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Page:Stanwood Pier--The ancient grudge.djvu/61

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"Oh," she said; "it's pretty soft. And I think mother would like it just because it's her birthday."

She broke the stem. "It will look better when it's washed. I wish I could give you half of it for helping me,—but—"

"Indeed I would n't spoil a birthday present," he answered.

"Thank you," she said; and with a nod and another demure little smile she went into the house.

Floyd loitered a moment by the fence; the sign in an upper window, "Room to Let," had caught his attention. He glanced, too, about the trim yard; the peach-tree was in the corner; in front of the door was a bed of petunias, sweetwilliams, and verbenas; at the side of the house was a small trellis covered with grapevines, and more grape-vines screened the porch. He detected now a feminine touch in the aspect of the place that gave him a pang of compassion and sympathy. What discouragement must have met all their painstaking little efforts to give it some prettiness and charm! He glanced at his hand; grasping the branch of the peach-tree had blackened it.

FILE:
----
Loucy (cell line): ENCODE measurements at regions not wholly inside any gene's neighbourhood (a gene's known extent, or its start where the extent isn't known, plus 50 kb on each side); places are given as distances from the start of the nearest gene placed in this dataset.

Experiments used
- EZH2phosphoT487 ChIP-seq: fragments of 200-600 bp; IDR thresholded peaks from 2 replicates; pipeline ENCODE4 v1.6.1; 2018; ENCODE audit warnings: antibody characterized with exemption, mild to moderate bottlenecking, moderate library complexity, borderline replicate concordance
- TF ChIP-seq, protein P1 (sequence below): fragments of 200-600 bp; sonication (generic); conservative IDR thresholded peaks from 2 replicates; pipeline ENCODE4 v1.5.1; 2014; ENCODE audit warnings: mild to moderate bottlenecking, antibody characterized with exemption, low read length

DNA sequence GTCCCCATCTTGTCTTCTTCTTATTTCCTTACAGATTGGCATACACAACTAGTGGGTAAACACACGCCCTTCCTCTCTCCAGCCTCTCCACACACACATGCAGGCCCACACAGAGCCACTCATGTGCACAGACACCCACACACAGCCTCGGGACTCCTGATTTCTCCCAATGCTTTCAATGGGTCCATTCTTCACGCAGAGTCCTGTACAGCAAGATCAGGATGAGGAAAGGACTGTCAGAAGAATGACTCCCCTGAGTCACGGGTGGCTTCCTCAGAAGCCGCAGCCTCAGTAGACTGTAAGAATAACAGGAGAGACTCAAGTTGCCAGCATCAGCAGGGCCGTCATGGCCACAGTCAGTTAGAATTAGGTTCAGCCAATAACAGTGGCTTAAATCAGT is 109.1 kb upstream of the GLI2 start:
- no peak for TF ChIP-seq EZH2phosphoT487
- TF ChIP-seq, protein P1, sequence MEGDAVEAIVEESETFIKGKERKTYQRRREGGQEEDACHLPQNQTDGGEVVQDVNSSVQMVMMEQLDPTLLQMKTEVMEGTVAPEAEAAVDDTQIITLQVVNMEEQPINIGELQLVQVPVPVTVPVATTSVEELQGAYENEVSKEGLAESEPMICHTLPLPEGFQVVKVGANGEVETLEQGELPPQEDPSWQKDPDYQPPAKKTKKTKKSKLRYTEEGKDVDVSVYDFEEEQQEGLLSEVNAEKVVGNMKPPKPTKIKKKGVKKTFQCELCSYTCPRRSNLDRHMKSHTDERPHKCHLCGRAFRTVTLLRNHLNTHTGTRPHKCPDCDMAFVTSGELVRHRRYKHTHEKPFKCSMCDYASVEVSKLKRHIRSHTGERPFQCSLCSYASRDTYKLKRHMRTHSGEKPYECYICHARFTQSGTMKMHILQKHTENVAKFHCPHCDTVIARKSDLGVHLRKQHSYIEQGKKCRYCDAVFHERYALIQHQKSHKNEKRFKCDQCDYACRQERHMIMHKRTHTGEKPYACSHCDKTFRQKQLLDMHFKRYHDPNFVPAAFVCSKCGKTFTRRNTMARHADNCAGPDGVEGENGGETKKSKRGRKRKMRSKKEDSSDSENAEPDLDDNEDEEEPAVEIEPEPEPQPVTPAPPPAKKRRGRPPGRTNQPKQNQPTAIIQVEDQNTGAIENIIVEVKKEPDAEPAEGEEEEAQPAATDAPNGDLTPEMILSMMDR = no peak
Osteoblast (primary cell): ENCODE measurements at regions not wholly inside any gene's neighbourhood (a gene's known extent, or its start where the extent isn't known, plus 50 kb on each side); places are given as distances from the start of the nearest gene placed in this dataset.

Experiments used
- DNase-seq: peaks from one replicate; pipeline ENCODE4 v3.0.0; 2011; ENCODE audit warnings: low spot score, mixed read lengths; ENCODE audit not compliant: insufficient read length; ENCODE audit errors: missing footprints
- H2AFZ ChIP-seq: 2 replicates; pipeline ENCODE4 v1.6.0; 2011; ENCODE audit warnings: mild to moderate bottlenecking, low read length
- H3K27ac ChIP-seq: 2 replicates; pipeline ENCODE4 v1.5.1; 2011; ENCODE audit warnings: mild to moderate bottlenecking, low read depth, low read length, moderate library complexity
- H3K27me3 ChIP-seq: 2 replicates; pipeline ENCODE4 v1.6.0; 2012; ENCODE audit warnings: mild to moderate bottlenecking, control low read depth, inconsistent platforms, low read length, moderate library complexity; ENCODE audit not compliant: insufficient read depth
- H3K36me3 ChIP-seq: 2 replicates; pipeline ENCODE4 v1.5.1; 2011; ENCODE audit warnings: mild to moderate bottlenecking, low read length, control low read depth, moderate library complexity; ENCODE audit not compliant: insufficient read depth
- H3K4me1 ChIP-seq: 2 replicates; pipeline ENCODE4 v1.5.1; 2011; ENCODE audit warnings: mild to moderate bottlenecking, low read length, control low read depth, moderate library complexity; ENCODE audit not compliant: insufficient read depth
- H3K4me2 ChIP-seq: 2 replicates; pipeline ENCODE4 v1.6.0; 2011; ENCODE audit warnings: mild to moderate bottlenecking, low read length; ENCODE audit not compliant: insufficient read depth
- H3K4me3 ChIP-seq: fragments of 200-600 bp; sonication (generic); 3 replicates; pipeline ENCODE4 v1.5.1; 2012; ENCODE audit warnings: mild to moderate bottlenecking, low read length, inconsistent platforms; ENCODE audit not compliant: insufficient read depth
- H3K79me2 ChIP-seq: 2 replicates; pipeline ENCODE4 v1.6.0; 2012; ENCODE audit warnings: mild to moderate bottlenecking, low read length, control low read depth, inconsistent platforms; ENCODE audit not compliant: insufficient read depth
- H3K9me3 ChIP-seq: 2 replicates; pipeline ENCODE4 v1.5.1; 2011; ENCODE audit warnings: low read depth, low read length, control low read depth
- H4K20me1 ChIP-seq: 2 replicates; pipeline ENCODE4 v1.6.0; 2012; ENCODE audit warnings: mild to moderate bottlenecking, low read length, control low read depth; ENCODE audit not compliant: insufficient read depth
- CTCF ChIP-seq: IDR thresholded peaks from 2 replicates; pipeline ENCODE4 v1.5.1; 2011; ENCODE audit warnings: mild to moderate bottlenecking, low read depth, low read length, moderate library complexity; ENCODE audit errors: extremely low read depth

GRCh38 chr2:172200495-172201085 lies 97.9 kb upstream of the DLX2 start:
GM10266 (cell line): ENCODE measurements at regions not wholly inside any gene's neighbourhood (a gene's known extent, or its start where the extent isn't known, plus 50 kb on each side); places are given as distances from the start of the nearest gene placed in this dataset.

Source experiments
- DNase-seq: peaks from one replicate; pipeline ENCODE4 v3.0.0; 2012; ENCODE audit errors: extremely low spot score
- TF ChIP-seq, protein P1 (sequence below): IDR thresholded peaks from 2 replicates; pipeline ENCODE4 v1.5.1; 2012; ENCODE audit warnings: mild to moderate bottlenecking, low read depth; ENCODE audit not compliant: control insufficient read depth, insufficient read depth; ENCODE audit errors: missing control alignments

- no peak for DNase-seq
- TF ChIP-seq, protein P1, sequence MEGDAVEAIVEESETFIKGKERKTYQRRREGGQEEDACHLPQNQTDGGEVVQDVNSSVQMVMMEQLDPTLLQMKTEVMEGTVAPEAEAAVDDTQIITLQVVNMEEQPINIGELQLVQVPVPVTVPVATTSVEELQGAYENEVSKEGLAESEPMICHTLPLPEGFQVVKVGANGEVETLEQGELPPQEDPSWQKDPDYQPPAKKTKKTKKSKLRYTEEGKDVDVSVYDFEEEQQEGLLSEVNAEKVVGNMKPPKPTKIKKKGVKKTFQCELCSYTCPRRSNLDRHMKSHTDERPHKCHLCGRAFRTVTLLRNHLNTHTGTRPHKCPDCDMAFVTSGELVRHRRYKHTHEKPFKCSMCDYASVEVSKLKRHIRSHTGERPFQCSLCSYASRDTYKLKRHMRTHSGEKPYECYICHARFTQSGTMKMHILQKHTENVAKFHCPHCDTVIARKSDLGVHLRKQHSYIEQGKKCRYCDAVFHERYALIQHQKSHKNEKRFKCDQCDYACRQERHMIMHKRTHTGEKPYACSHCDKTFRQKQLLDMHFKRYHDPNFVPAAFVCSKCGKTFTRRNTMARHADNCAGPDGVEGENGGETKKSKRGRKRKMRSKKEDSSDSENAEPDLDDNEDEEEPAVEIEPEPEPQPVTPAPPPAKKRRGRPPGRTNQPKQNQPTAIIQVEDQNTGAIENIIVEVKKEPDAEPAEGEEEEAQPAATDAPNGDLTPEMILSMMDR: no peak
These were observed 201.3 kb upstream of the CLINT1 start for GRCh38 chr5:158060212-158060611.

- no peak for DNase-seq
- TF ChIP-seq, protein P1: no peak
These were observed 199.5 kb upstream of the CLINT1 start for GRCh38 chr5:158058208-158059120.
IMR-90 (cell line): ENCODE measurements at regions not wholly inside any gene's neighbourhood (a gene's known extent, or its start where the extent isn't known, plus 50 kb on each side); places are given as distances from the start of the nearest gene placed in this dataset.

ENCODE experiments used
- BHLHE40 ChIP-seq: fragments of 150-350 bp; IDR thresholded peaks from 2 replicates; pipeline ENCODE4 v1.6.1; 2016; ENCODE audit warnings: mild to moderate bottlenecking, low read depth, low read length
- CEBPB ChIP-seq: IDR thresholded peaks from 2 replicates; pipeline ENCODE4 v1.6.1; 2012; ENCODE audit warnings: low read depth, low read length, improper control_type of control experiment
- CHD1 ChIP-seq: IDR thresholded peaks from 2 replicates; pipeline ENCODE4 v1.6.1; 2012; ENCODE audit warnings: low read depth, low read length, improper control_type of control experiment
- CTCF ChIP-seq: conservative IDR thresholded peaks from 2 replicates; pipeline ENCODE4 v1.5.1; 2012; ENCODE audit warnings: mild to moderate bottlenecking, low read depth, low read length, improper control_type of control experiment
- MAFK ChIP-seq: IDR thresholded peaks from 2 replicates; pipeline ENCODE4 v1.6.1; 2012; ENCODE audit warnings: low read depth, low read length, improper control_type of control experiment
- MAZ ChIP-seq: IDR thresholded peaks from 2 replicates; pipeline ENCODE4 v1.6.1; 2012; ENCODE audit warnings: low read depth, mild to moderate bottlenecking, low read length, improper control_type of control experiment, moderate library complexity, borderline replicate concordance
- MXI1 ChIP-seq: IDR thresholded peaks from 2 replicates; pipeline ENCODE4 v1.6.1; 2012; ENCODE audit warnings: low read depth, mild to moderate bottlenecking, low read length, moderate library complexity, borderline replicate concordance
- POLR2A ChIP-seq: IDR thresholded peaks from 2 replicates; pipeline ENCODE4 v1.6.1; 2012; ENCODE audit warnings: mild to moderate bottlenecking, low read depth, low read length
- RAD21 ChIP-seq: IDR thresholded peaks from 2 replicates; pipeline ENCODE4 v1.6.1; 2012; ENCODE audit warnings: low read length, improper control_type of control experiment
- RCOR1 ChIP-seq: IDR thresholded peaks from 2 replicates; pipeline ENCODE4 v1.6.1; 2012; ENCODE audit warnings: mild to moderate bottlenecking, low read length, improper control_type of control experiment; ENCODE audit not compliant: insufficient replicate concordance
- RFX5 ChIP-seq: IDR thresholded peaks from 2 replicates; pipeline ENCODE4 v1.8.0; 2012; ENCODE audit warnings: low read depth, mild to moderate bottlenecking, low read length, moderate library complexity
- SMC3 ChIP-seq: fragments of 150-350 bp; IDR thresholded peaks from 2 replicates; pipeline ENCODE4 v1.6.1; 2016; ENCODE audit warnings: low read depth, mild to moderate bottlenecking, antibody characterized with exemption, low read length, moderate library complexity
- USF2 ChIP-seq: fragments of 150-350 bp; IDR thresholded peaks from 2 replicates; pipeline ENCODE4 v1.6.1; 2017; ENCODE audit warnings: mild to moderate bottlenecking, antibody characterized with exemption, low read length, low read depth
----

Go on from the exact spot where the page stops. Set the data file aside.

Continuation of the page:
In the large office building at the foot of the hill and directly opposite the bridge which led over the railroad tracks into the works, Floyd found the superintendent, Mr. Gregg, a grave, deliberate man, big of body, with a massive head and an iron-gray beard, parted in the middle and combed out into two prongs. His face lighted up when he greeted Floyd, but afterwards relapsed into its usual serious gravity; the cares of his position were evidently never far from his mind. Something of Gregg's record Floyd knew; it was that of one who had entered the works as a boy, and by faithfulness, industry, and ability attained this important place.

"You're coming in with us, your grandfather tells me," he said to Floyd. "Have you any ideas about where you would like to begin?"